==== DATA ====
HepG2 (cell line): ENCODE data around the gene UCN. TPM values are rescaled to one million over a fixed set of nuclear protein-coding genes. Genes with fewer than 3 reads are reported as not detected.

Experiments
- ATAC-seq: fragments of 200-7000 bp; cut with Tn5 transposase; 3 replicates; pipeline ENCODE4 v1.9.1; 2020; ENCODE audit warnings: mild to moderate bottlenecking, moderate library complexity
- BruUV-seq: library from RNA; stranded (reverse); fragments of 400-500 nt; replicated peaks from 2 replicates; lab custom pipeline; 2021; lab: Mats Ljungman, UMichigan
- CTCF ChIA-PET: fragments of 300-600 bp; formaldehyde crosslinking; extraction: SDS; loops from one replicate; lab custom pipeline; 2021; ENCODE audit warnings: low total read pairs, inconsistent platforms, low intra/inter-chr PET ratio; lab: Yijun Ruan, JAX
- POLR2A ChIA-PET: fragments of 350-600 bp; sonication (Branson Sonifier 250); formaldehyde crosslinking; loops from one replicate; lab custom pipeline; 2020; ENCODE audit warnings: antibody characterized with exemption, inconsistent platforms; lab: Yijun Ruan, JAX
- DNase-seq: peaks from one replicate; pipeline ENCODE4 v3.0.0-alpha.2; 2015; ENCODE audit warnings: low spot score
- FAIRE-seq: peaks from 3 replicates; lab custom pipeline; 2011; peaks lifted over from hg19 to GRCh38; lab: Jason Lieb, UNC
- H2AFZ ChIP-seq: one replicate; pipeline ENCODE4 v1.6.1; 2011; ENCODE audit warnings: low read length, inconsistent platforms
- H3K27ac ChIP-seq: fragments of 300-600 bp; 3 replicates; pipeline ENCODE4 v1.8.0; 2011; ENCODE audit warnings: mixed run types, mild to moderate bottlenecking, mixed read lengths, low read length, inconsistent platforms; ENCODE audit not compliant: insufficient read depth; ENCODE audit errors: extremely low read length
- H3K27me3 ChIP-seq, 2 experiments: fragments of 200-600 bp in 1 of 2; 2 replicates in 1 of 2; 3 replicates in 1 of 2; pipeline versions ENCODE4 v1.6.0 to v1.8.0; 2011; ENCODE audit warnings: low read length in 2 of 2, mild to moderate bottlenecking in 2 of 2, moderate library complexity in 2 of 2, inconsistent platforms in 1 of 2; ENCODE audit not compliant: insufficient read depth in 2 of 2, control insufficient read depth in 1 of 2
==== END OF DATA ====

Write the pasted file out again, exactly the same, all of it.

HepG2 (cell line): ENCODE data around the gene UCN. TPM values are rescaled to one million over a fixed set of nuclear protein-coding genes. Genes with fewer than 3 reads are reported as not detected.

Experiments
- ATAC-seq: fragments of 200-7000 bp; cut with Tn5 transposase; 3 replicates; pipeline ENCODE4 v1.9.1; 2020; ENCODE audit warnings: mild to moderate bottlenecking, moderate library complexity
- BruUV-seq: library from RNA; stranded (reverse); fragments of 400-500 nt; replicated peaks from 2 replicates; lab custom pipeline; 2021; lab: Mats Ljungman, UMichigan
- CTCF ChIA-PET: fragments of 300-600 bp; formaldehyde crosslinking; extraction: SDS; loops from one replicate; lab custom pipeline; 2021; ENCODE audit warnings: low total read pairs, inconsistent platforms, low intra/inter-chr PET ratio; lab: Yijun Ruan, JAX
- POLR2A ChIA-PET: fragments of 350-600 bp; sonication (Branson Sonifier 250); formaldehyde crosslinking; loops from one replicate; lab custom pipeline; 2020; ENCODE audit warnings: antibody characterized with exemption, inconsistent platforms; lab: Yijun Ruan, JAX
- DNase-seq: peaks from one replicate; pipeline ENCODE4 v3.0.0-alpha.2; 2015; ENCODE audit warnings: low spot score
- FAIRE-seq: peaks from 3 replicates; lab custom pipeline; 2011; peaks lifted over from hg19 to GRCh38; lab: Jason Lieb, UNC
- H2AFZ ChIP-seq: one replicate; pipeline ENCODE4 v1.6.1; 2011; ENCODE audit warnings: low read length, inconsistent platforms
- H3K27ac ChIP-seq: fragments of 300-600 bp; 3 replicates; pipeline ENCODE4 v1.8.0; 2011; ENCODE audit warnings: mixed run types, mild to moderate bottlenecking, mixed read lengths, low read length, inconsistent platforms; ENCODE audit not compliant: insufficient read depth; ENCODE audit errors: extremely low read length
- H3K27me3 ChIP-seq, 2 experiments: fragments of 200-600 bp in 1 of 2; 2 replicates in 1 of 2; 3 replicates in 1 of 2; pipeline versions ENCODE4 v1.6.0 to v1.8.0; 2011; ENCODE audit warnings: low read length in 2 of 2, mild to moderate bottlenecking in 2 of 2, moderate library complexity in 2 of 2, inconsistent platforms in 1 of 2; ENCODE audit not compliant: insufficient read depth in 2 of 2, control insufficient read depth in 1 of 2